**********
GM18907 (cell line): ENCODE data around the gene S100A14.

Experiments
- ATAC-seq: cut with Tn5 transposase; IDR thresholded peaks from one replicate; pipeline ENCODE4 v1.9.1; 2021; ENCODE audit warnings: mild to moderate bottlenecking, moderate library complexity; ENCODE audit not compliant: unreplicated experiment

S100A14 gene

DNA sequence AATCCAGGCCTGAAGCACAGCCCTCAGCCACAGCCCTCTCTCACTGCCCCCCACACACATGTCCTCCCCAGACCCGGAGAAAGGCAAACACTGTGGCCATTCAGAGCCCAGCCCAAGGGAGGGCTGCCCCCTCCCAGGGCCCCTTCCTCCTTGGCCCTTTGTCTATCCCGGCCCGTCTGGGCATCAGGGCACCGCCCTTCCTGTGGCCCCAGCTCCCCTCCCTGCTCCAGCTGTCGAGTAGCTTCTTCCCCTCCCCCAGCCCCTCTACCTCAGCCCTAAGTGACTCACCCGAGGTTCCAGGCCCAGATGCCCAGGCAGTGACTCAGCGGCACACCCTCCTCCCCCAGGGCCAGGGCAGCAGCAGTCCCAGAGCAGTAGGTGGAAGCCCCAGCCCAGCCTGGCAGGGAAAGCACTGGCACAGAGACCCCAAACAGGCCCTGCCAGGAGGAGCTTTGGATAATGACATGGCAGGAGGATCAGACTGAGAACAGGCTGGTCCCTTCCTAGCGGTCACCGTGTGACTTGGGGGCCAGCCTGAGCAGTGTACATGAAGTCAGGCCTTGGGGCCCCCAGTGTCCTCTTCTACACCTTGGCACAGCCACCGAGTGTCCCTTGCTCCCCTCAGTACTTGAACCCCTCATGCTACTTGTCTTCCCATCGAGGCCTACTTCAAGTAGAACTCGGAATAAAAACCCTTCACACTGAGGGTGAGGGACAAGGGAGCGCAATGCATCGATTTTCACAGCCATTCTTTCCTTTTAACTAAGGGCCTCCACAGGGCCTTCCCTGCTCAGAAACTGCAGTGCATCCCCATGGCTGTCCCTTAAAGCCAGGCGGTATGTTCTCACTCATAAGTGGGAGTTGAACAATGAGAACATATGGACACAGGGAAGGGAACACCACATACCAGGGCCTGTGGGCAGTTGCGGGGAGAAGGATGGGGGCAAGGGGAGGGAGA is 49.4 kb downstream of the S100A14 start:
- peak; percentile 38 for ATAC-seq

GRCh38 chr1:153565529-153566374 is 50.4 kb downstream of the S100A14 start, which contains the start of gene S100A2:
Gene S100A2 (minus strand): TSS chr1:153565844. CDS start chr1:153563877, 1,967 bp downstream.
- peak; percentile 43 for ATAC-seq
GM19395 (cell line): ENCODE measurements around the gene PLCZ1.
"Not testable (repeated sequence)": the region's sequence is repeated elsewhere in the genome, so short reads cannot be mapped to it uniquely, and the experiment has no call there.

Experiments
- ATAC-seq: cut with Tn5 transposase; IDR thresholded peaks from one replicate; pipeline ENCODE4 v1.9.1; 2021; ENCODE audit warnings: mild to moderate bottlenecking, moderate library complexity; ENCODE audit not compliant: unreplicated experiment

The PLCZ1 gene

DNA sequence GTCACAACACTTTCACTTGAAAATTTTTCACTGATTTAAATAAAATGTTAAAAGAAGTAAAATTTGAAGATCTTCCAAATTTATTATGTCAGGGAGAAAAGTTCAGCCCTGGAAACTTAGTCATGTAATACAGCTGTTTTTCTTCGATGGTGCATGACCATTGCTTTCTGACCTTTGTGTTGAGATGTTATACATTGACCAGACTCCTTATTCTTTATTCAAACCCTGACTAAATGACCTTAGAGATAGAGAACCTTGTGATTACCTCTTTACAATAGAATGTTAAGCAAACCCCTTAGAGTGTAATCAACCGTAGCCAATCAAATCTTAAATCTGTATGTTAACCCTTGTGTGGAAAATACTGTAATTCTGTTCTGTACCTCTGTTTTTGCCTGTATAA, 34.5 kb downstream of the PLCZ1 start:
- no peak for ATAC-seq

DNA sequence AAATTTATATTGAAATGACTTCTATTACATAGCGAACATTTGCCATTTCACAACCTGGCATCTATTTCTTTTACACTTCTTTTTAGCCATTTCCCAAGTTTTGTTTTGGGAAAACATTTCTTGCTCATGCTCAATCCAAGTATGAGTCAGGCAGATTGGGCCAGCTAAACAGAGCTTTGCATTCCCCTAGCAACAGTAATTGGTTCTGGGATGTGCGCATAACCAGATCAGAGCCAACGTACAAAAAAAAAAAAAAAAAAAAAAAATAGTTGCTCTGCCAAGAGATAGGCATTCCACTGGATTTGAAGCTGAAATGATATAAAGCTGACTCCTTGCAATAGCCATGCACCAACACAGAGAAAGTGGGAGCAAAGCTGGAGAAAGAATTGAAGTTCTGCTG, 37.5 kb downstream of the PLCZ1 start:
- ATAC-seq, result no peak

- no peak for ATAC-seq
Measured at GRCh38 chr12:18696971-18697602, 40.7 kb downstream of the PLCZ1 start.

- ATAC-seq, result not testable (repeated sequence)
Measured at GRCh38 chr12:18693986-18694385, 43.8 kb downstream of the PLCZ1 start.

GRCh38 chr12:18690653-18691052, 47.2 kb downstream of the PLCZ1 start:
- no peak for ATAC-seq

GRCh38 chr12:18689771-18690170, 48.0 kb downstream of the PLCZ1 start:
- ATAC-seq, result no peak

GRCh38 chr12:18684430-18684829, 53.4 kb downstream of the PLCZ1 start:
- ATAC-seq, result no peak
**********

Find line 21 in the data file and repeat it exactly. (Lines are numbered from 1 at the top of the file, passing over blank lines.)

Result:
- ATAC-seq, result not testable (repeated sequence)